USRJ S3 Ep25 San Marcos to Temple

San Marcos to Temple  –  US Rail Journeys Series 3 Episode 25

‘San Marcos to Temple’ covers around 105 miles of our journey. We reach Temple, the fourth station on this part of the journey, after nearly 3 hours.

To see the photographs that accompany this podcast please click on a thumbnail to open the gallery:

San Marcos:

We soon reach San Marcos station. It is an intermodal transit centre. The primary destination for passengers is towards Dallas–Fort Worth. 19.4% of passengers commute locally and 12.5% of passengers travel as far as Chicago and Los Angeles.

In addition to the  Texas Eagle the station offers the  Capital Area Rural Transportation System and Greyhound Lines buses.

On the banks of the San Marcos River, the city is home to Texas State University and the Meadows Center for Water and the Environment. It has a rapidly growing population which in 2010 was 44,894, rising to 67,553 in the 2020 census.

The area is believed to be one of the oldest continuously inhabited sites in the Americas.


Austin station is just west of downtown Austin. The Missouri Pacific Railroad builds the station in 1947. Today it is served by the north and southbound Texas Eagle. There is a small waiting room, ticket office and toilet for passengers.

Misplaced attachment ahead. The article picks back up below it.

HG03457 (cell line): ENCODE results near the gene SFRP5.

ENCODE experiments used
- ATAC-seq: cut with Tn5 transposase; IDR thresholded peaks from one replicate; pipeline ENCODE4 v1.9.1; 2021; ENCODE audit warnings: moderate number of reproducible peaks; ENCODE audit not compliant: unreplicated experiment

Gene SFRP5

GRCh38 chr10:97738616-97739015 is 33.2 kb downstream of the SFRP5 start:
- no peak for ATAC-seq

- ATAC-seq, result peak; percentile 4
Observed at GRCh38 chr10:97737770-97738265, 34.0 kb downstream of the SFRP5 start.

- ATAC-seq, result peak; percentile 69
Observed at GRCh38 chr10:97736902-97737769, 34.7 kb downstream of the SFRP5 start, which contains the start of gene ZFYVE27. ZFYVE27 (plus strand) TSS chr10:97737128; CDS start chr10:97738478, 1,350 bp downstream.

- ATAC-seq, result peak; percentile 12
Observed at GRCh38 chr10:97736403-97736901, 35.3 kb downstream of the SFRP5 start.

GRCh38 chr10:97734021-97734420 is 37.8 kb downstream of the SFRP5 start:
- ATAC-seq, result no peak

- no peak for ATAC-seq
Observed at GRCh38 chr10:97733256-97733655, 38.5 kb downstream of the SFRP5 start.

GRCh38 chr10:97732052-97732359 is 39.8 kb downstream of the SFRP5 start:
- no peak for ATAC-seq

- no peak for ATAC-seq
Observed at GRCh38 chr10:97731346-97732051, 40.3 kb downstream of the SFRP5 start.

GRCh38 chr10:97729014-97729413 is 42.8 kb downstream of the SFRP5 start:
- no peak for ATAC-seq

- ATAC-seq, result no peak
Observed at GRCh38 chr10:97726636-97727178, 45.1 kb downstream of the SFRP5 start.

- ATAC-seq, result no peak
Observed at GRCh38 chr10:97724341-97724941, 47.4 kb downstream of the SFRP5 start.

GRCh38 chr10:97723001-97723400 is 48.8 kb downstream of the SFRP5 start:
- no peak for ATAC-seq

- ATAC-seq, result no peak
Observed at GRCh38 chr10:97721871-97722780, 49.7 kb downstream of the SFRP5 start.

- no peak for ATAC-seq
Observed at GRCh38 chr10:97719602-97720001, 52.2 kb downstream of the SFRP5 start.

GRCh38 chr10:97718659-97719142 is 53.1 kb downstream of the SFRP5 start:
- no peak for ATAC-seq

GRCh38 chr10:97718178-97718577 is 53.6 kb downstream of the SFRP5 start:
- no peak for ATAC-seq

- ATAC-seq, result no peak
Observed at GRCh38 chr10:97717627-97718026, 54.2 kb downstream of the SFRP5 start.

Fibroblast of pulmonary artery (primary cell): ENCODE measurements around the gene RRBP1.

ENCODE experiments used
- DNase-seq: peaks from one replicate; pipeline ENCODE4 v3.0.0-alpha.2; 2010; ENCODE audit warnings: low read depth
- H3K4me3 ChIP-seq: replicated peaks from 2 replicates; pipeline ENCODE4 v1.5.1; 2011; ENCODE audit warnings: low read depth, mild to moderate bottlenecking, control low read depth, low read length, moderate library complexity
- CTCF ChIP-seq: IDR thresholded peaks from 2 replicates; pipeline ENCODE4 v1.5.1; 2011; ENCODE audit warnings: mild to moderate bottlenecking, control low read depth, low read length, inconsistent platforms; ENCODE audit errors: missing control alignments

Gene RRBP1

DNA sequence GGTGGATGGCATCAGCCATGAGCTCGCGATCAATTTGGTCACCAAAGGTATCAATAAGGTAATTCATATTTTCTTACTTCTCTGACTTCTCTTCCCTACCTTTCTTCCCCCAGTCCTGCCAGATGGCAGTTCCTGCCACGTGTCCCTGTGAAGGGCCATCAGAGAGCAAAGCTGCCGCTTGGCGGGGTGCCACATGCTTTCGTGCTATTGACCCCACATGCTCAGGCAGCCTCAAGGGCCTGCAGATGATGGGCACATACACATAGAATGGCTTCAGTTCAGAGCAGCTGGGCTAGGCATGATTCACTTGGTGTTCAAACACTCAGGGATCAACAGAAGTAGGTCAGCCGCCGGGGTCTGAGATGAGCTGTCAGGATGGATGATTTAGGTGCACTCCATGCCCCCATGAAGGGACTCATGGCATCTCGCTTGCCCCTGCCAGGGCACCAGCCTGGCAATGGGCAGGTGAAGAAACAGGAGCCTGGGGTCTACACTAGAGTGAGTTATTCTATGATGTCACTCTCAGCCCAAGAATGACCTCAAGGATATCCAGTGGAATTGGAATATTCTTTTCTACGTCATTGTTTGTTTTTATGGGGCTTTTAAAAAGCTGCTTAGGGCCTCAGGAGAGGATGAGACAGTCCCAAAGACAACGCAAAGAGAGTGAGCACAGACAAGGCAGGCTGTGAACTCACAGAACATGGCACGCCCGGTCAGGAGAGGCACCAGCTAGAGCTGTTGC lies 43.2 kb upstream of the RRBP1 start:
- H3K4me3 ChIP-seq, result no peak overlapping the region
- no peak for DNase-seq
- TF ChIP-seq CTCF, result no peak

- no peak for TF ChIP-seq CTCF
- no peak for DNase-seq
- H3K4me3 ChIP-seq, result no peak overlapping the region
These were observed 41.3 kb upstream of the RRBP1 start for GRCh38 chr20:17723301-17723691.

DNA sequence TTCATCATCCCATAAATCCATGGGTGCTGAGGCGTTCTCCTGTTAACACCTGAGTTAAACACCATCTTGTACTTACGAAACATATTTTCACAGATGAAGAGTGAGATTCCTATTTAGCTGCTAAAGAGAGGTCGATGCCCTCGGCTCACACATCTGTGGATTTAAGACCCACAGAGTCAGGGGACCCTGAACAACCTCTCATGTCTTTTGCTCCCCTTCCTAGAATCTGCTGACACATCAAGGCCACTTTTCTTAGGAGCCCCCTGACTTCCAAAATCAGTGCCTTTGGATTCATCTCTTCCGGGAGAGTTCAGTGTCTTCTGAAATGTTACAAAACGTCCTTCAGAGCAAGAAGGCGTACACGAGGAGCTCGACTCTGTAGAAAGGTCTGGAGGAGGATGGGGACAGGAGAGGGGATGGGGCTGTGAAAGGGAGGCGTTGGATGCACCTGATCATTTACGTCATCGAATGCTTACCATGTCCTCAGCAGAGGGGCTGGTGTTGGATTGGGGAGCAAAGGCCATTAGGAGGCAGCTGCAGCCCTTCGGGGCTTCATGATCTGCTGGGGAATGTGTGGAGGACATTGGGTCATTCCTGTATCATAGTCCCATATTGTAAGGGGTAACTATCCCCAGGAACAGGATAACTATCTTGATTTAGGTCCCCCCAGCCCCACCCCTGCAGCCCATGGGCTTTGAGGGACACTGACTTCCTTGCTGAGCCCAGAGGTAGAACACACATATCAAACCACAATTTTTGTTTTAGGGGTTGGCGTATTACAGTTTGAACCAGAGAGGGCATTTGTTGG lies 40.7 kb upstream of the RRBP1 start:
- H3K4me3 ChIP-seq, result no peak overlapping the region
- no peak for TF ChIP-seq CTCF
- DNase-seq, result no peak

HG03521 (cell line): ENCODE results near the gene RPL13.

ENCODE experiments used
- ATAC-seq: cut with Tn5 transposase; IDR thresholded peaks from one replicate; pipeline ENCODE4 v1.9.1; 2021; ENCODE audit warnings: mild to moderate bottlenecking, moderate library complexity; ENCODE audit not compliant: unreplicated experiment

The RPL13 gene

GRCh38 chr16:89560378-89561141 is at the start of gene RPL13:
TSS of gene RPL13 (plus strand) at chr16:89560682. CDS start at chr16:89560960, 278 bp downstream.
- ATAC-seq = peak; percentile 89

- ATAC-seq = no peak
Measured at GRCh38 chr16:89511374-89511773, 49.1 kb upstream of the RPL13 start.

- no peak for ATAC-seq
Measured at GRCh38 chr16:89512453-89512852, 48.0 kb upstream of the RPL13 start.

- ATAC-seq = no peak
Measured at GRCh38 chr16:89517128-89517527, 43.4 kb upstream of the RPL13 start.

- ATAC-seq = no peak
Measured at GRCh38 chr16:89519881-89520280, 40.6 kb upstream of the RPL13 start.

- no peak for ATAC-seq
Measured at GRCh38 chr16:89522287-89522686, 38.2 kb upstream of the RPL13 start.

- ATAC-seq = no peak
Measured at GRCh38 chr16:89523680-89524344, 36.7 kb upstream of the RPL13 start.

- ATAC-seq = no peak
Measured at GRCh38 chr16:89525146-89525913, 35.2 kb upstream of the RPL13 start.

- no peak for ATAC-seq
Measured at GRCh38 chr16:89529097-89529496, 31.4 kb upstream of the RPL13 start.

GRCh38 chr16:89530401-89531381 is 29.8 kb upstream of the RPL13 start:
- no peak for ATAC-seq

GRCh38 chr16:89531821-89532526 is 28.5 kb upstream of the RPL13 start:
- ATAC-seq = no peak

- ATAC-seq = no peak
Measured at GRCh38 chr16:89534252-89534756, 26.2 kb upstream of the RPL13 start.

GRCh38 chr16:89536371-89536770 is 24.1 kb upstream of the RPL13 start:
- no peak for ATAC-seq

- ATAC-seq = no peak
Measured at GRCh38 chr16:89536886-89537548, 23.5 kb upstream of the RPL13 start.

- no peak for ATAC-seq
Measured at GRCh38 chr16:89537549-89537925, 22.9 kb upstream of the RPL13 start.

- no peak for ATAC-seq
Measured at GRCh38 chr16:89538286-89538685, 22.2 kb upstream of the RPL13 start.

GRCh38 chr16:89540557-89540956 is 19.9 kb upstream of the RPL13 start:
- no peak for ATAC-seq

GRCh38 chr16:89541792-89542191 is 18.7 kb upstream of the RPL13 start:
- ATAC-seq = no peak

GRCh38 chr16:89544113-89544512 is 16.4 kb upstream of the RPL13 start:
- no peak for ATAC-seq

2022 saw 26,665 passengers using the station.


The next station is Taylor where 3,570 passengers use the station in 2022. There are no staff at the station which consists of a small pavilion with picnic tables. It shares a plot of land with a Union Pacific yard office.

Taylor dates from 1876 when the Texas Land Company auctions lots in anticipation of the arrival of the International-Great Northern Railroad . The city is named after Edward Moses Taylor, a railway official. Initially Taylorsville, becoming Taylor in 1892.


As the episode ends we reach Temple. We are 15 minutes early! I’ll tell you all about Temple in the next episode.

Next up:

If you enjoy these podcasts please join me in a couple of weeks as we continue our journey on the Texas Eagle.


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